The faith of which our Lord speaks is not just intellectual acceptance of the truths he has taught: it involves recognizing him as Son of God (cf. 1 Jn 5:1), sharing his very life (cf. Jn 1:12) and surrendering ourselves out of love and therefore becoming like him (cf. Jn 10:27; 1 Jn 3:2). But this faith is a gift of God (cf. Jn 3:3, 5–8), and we should ask him to strengthen it and increase it as the Apostles did: Lord “increase our faith!” (Lk 17:5). While faith is a supernatural, free gift, it is also a virtue, a good habit, which a person can practise and thereby develop: so the Christian, who already has the divine gift of faith, needs with the help of grace to make explicit acts of faith in order to make this virtue grow.

For God so loved the world that he gave his only-begotten Son, that whoever believes in him should not perish but have eternal life. For God sent the Son into the world, not to condemn the world, but that the world might be saved through him. He who believes in him is not condemned; he who does not believe is condemned already, because he has not believed in the name of the only-begotten Son of God. And this is the judgment, that the light has come into the world, and men loved darkness rather than light, because their deeds were evil. For every one who does evil hates the light, and does not come to the light, lest his deeds should be exposed. But he who does what is true comes to the light, that it may be clearly seen that his deeds have been wrought in God.

3:16–21. These words, so charged with meaning, summarize how Christ’s death is the supreme sign of God’s love for men (cf. the section on charity, pp. 30ff above). “ ‘For God so loved the world that he gave his only Son’ for its salvation. All our religion is a revelation of God’s kindness, mercy and love for us. ‘God is love’ (1 Jn 4:16), that is, love poured forth unsparingly. All is summed up in this supreme truth, which explains and illuminates everything. The story of Jesus must be seen in this light. ‘(He) loved me’, St Paul writes. Each of us can and must repeat it for himself—‘He loved me, and gave himself for me’ (Gal 2:20)” (Paul VI, Homily on Corpus Christi, 13 June 1976).

Christ’s self-surrender is a pressing call to respond to his great love for us: “If it is true that God has created us, that he has redeemed us, that he loves us so much that he has given up his only-begotten Son for us (cf. Jn 3:16), that he waits for us—every day!—as eagerly as the father of the prodigal son did (cf. Lk 15:11–32), how can we doubt that he wants us to respond to him with all our love? The strange thing would be not to talk to God, to draw away and forget him, and busy ourselves in activities which are closed to the constant promptings of his grace” (St Josemaría Escrivá, Friends of God, 251).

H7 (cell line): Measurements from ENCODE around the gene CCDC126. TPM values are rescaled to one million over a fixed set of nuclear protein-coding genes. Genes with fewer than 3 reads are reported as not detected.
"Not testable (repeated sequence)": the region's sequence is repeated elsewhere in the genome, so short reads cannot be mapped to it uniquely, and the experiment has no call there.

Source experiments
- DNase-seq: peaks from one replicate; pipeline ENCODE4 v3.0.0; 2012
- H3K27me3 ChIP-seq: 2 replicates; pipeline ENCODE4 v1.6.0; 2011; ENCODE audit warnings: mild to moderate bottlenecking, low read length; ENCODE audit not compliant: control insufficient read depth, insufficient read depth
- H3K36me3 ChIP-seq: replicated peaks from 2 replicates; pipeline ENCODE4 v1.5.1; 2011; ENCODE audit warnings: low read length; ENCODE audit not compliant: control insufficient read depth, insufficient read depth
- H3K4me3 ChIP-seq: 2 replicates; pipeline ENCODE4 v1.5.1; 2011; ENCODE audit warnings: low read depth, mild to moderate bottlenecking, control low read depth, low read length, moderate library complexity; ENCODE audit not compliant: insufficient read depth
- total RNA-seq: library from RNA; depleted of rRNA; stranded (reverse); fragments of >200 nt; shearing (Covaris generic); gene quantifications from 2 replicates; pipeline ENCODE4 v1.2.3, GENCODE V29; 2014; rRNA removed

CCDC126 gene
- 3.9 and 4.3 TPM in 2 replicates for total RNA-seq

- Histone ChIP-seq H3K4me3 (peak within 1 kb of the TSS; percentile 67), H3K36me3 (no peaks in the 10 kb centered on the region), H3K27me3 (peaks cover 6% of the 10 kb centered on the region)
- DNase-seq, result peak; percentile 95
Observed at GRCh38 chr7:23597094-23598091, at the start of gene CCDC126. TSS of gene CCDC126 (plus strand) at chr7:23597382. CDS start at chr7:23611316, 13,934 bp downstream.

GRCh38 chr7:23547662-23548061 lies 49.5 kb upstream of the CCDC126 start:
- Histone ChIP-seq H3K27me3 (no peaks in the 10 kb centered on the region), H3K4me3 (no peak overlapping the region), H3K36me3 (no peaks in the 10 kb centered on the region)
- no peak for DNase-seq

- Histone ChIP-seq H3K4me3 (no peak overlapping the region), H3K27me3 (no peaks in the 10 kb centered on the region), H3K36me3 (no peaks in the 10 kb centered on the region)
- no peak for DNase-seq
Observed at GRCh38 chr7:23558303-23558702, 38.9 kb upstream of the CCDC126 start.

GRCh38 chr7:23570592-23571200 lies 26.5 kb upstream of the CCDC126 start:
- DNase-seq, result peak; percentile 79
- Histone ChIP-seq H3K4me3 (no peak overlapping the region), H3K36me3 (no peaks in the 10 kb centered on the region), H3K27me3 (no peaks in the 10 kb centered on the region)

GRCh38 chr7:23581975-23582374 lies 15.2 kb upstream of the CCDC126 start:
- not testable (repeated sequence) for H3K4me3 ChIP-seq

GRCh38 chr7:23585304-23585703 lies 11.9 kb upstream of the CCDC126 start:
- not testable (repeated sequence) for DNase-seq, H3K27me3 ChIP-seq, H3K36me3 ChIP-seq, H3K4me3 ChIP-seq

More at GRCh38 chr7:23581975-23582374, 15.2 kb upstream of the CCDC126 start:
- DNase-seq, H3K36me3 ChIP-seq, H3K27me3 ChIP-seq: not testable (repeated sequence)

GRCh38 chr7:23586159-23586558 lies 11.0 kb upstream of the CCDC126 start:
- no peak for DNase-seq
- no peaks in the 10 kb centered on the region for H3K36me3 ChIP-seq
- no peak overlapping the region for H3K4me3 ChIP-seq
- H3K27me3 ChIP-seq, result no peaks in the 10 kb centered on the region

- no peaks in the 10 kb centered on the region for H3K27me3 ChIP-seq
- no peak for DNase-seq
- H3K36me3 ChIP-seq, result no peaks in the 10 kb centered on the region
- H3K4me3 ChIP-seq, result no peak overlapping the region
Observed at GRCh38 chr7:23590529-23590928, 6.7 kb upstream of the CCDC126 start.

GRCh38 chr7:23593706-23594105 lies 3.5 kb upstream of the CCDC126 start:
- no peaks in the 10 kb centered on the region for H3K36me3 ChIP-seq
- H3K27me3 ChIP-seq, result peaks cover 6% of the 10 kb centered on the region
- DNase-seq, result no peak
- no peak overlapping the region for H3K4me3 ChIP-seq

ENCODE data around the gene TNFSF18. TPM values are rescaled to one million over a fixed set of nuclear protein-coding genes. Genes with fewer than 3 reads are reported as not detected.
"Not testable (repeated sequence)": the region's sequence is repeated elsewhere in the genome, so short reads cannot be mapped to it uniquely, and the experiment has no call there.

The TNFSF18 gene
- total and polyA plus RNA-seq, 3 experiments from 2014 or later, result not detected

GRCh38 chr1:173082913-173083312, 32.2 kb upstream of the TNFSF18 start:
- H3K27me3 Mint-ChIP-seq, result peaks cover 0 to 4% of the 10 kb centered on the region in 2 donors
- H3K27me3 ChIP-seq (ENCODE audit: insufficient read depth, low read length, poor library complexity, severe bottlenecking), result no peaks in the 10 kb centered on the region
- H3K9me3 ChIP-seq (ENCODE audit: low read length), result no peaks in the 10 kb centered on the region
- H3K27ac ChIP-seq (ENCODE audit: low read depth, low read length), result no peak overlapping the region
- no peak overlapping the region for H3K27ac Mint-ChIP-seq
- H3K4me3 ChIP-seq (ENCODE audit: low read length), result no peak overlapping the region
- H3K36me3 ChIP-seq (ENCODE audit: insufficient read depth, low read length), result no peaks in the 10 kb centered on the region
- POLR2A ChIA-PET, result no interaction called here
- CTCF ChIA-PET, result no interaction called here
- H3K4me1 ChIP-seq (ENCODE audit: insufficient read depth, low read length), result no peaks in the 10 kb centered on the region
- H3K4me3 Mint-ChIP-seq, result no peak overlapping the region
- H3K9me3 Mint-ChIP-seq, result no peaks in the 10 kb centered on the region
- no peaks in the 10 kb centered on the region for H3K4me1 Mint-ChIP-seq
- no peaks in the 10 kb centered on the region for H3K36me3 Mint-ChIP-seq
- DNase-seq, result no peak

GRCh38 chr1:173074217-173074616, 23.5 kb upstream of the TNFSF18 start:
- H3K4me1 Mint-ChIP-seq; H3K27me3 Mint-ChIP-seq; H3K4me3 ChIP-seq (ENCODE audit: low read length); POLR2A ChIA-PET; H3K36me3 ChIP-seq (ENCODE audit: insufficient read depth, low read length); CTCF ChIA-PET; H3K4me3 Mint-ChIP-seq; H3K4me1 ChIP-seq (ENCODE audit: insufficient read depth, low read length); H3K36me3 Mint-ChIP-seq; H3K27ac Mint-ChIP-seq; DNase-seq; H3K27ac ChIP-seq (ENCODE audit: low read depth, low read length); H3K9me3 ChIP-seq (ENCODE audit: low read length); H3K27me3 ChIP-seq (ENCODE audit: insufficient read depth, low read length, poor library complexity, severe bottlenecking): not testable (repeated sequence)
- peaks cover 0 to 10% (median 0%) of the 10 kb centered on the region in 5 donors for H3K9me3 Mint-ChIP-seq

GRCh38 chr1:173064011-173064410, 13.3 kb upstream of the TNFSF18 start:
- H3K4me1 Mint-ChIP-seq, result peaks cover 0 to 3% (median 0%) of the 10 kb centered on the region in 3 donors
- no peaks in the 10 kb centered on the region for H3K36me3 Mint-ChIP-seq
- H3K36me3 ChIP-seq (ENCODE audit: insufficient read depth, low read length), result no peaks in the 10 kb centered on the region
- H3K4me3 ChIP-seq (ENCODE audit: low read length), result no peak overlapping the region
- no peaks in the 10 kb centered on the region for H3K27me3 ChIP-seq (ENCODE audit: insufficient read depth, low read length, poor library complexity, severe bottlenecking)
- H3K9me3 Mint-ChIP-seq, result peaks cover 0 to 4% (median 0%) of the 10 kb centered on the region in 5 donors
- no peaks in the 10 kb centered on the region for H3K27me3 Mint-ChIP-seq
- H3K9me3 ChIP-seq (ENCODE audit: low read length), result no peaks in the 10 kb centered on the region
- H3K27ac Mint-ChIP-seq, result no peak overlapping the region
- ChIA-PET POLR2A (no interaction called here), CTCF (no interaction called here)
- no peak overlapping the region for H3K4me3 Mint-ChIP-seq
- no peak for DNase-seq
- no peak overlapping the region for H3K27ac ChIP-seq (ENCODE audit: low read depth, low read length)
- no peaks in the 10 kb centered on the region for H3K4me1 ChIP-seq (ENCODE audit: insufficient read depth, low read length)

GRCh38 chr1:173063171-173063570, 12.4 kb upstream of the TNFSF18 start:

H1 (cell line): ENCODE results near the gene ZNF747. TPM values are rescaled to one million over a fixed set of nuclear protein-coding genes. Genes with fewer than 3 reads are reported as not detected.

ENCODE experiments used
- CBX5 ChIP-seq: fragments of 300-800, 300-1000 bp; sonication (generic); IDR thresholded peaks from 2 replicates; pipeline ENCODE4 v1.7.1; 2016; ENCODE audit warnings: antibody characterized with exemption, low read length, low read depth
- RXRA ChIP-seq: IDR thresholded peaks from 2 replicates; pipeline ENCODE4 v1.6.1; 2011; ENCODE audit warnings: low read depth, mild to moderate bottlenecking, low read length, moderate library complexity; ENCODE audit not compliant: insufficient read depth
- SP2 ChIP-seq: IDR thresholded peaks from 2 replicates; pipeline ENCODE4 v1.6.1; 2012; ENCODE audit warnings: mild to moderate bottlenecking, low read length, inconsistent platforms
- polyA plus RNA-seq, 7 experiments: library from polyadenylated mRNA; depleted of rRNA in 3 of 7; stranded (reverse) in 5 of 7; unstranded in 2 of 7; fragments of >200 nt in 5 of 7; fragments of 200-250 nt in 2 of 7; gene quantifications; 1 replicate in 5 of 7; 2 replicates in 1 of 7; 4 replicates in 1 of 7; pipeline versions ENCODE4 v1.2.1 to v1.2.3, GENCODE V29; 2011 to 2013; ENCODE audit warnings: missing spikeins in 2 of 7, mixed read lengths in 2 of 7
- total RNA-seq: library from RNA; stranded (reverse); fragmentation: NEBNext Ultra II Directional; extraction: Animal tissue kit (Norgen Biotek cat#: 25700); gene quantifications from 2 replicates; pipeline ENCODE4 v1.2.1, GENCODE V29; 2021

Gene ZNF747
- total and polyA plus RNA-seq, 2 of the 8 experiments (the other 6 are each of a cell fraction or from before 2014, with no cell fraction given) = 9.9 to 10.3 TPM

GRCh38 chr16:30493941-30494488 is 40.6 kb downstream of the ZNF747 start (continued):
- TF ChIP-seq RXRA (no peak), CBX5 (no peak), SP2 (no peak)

“Man cannot live without love. He remains a being that is incomprehensible for himself, his life is senseless, if love is not revealed to him, if he does not encounter love, if he does not experience it and make it his own, if he does not participate intimately in it. This […] is why Christ the Redeemer ‘fully reveals man to himself’. If we may use the expression, this is the human dimension of the mystery of the Redemption. In this dimension man finds again the greatness, dignity and value that belong to his humanity. […] The one who wishes to understand himself thoroughly […] must, with his unrest and uncertainty and even his weakness and sinfulness, with his life and death, draw near to Christ. He must, so to speak, enter into him with all his own self, he must ‘appropriate’ and assimilate the whole of the reality of the Incarnation and Redemption in order to find himself. If this profound process takes place within him, he then bears fruit not only of adoration of God but also of deep wonder at himself. How precious must man be in the eyes of the Creator, if he ‘gained so great a Redeemer’ (Roman Missal, Exultet at Easter Vigil), and if God ‘gave his only Son’ in order that man ‘should not perish but have eternal life’. […]